|The Sigil of Othimar, The Third Oracle of the Plateau|
Dodgy, dubious advice that may well be lacking in merit is far more commonplace than farts in a feedlot. It is important to not overplay the veracity, accuracy or soundness of an oracle's pronouncements. Sure there are all sorts of spells for divination in most games, but most forms of traditional divination aren't spells, they are skills, techniques used to gain answers and advice. Using a pendulum, asking the magic eight-ball, consulting the Tarot, casting a horoscope, throwing the runes, picking up yarrow stalks, flipping a coin, cracking open a random book...these and more, far more besides are all forms of divination. None of them are spells. There's no reason to rely on spells when we have such a vast array of techniques to draw upon and there are so many ways to make hay from one single skill or class ability or technique.
Learning the divinatory arts can either be as simple as picking up tips from the household help like those impressionable young girls in Salem who just wanted to know what their future husbands were going to be like. They used an egg and a glass of water. It's a simple technique. It's a bit of folklore that they learned from their house-servant.
Never underestimate the power, nor the utility, of folklore.
Pretending to see the future, to give the impression that one knows something that is about to happen is a powerfully seductive thing. People who are as hard-nosed and skeptical as they come will fall for this. It is one of the things that can be manipulated by marketing, advertising, politicians, preachers, or stock analysts. Consider this--in today's supposedly rational, educated, technologically advanced world, we still have people wagering on the lottery and highly paid math whizzes and other shysters speculating of the future availability of various commodities. The financial markets are set-up as a hardcore economics-based form of competitive divination.
And they call us weird...
Cassandra we recall by name, but the Oracle at Delphi, well, we've lost the roll call. Books of predictions sell tons of copies. Astrology is still in the newspapers, even the online versions. You can get a lot of free beer doing Tarot readings, if you don't mind working that cheaply. Ouija boards are still available and now we have revised and newage-ified versions complete with crystals to save us from negative influences. Hah. Divination is big business. Projections of earnings and market share are just that--what we think might be so in the future--best guesses, informed or pulled right out of the butt--it's divination.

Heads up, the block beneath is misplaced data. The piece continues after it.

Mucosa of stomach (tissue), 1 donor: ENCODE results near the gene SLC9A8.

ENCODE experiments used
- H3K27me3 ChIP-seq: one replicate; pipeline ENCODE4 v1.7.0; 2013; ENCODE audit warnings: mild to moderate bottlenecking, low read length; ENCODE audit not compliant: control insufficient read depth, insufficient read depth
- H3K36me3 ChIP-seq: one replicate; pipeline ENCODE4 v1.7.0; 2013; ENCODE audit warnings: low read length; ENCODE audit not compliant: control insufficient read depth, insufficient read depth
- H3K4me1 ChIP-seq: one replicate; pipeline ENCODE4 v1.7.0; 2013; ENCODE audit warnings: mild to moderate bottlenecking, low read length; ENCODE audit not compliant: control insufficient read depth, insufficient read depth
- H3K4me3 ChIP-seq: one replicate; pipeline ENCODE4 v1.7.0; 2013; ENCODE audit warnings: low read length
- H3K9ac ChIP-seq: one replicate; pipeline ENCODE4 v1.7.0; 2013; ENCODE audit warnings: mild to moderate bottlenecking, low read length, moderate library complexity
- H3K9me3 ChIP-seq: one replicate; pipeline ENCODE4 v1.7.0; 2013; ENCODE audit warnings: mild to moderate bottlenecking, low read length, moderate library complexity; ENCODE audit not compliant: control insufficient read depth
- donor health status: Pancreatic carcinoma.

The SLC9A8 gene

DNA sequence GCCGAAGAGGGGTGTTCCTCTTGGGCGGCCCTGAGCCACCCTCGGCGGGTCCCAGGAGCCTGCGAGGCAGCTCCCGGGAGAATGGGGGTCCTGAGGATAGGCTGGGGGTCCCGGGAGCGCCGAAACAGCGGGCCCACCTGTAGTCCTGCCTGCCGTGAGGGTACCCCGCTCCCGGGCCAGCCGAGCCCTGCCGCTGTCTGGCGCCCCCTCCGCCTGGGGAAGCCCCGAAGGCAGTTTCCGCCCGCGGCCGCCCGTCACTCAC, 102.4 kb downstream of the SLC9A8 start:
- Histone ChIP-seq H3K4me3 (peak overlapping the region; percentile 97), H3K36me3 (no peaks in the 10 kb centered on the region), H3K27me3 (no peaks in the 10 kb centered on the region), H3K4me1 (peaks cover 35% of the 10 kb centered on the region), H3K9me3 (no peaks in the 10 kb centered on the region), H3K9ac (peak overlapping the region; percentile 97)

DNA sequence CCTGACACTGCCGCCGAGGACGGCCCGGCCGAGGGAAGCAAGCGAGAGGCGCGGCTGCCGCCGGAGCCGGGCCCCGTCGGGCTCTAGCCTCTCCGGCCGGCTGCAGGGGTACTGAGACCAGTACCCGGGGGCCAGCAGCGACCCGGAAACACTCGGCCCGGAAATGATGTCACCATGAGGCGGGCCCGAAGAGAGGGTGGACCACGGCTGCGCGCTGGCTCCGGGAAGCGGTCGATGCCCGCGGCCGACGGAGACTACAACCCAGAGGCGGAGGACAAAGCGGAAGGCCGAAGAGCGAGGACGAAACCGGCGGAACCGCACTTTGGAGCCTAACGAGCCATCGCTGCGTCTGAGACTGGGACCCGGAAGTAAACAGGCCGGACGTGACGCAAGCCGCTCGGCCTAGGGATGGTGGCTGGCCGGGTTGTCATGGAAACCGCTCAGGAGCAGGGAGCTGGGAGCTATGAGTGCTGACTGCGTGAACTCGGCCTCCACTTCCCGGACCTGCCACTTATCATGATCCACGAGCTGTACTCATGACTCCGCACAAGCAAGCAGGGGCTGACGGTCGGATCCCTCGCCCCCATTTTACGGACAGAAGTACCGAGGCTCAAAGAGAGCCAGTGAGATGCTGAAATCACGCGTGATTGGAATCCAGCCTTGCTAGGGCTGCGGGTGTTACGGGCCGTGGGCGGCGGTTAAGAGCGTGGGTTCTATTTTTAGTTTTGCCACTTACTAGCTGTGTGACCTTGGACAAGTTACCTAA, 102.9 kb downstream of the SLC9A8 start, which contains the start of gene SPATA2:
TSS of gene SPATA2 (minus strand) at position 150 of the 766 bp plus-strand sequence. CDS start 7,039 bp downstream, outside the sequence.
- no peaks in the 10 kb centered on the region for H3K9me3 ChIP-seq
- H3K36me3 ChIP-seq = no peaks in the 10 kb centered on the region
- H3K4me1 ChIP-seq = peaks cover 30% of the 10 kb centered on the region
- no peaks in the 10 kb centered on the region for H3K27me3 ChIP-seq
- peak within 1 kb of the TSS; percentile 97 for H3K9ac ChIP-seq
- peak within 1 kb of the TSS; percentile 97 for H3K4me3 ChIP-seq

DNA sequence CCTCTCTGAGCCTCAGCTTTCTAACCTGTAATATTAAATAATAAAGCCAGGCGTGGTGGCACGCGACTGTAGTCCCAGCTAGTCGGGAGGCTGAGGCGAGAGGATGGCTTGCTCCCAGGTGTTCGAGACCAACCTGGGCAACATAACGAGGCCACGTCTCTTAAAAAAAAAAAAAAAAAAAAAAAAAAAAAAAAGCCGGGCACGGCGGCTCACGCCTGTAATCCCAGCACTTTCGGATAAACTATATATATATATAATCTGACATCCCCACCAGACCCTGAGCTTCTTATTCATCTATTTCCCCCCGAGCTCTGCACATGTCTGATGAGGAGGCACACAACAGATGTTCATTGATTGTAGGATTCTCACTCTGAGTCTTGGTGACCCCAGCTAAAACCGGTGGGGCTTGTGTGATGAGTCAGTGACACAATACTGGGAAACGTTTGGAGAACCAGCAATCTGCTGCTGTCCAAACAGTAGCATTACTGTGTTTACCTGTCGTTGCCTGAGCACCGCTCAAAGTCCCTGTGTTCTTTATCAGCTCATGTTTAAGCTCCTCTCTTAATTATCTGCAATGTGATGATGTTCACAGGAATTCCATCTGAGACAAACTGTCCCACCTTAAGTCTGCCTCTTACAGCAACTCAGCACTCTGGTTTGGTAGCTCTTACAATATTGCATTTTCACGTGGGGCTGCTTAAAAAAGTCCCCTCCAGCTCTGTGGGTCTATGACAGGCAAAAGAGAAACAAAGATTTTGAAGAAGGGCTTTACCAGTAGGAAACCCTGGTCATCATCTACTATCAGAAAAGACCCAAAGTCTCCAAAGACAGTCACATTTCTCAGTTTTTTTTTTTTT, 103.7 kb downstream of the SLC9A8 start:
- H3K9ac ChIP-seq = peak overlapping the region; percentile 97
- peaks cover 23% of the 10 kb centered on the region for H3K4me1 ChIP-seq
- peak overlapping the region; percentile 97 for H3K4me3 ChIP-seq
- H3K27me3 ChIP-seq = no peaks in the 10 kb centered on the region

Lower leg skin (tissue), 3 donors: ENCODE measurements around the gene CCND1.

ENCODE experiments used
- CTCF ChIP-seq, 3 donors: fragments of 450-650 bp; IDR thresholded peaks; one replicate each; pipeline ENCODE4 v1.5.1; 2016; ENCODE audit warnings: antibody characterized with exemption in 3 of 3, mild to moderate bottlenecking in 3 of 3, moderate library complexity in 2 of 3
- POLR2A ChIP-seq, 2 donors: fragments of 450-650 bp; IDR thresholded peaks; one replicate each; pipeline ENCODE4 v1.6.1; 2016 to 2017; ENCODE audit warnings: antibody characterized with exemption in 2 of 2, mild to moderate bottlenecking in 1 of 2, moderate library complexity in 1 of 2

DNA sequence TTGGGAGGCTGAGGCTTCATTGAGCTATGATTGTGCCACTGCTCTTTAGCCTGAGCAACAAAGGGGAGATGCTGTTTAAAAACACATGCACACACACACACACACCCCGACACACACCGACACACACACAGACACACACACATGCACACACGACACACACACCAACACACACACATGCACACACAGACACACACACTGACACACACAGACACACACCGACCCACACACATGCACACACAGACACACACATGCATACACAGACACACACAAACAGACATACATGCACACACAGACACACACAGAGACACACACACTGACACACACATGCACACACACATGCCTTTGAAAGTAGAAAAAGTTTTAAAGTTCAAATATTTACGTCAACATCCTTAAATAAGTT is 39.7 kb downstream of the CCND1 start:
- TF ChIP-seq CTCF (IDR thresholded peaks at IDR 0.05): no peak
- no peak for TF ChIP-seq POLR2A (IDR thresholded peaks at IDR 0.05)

There have been too many pious clerics getting honest answers from their deities. There's just too much cut-and-dried, even definitive Yes or Now answers in what passes as magic in most role-playing games to suit my tastes. I want more intriguing ambiguities that can be further explored and unravelled, less of the random cryptic meaningless sentences or homilies or cliches or sayings* that could have been lifted from the script to Sucker Punch. Instead of divination spells, I want to return divination to its folkloric roots, to go back to the techniques and the sort of cultural cachet that once made books on Western Geomancy very popular reading material in Old Europe.
We've taken one approach to this in how we have developed the Haruspistadium in Riskail. It is a place where full-contact divination is carried out on a competitive basis. Some of those cackling hags, especially the ones from Ashadan, are particularly cut-throat.
We're in the process of developing another approach for Jalamere, one that will develop organically along with the rest of that setting. And then there is Book Nine. If we could accurately predict the future, we'd have foreseen that it would be delayed and put on the back-burner until we wrapped-up other projects. It will see the light of day, eventually, but for now the Nine Oracles of the Plateau will have to wait their turn. Patiently. They at least are supposed to be able to see the future...
* Not that there's anything wrong with some babbling mendicant spouting empty platitudes, cryptic or not. In fact a random table of platitudes, koans, sayings, etc. might not be such a bad idea...